How RNA polymerase moves

The molecule appears to shift along nucleic acid using a ratchet system, researchers report

Charles Choi(
Jan 27, 2005

Investigators may have uncovered the general mechanism that governs RNA polymerase movement, they report in the January 28 issue of Cell.

The finding "provides a framework for understanding how numerous external regulatory signals converge to change the properties of the RNA polymerase active site," co-author Evgeny Nudler of New York University told The Scientist.

Nudler and colleagues explored RNA polymerase's F bridge helix at its elongation complex's catalytic center. In 2001, Roger Kornberg at Stanford University and colleagues suggested the F bridge drives the enzyme forward by switching between its bent and straight conformations.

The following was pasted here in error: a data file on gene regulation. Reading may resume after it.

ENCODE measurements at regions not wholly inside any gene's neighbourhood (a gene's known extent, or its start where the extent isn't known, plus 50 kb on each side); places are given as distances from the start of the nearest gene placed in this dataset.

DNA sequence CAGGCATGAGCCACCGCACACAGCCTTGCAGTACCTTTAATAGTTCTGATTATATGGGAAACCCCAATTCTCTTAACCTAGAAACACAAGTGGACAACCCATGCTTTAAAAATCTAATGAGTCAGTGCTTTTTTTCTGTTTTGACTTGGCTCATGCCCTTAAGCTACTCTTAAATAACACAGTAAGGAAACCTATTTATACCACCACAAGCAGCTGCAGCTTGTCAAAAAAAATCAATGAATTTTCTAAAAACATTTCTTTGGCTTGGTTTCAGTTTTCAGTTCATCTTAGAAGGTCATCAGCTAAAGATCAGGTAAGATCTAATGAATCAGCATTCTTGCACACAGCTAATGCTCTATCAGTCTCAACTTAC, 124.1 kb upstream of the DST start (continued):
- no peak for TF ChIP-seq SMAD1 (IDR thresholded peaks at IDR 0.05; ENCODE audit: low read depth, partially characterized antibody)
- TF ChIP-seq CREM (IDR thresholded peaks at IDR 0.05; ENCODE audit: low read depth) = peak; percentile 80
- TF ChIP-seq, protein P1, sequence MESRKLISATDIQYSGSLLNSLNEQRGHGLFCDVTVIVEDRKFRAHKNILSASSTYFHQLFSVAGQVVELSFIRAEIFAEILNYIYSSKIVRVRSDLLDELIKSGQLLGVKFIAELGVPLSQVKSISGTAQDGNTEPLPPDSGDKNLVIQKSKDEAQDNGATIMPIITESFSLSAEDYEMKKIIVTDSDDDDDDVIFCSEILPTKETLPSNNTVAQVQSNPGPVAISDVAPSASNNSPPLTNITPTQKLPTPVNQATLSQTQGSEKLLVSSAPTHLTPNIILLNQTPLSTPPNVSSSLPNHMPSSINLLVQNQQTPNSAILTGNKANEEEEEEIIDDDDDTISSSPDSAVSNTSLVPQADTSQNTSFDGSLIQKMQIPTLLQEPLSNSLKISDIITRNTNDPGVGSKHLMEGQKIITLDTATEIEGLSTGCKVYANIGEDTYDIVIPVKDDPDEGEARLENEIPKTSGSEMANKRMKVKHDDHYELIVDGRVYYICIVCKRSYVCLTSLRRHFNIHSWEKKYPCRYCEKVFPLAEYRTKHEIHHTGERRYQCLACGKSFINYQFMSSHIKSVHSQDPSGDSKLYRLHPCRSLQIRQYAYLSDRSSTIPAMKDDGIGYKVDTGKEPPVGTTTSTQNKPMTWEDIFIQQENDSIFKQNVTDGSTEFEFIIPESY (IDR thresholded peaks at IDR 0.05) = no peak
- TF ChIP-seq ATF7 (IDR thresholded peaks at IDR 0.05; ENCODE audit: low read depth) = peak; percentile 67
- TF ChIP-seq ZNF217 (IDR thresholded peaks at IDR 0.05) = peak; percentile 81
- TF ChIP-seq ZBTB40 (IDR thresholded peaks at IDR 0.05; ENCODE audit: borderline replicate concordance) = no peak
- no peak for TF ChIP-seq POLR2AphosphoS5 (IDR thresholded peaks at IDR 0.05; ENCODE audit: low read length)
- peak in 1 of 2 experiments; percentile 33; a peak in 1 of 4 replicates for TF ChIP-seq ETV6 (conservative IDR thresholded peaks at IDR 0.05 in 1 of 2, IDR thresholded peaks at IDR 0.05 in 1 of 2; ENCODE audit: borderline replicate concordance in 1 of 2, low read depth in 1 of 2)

Using a genetic screen, the researchers isolated two mutations in Escherichia coli RNA polymerase's G loop, a region adjacent to the F bridge that recent studies suggested regulated F bridge conformation. One, G1136S, led to faster elongation as well as rendering RNA polymerase poorly responsive to pauses and terminators. The other, I1134V, rendered...

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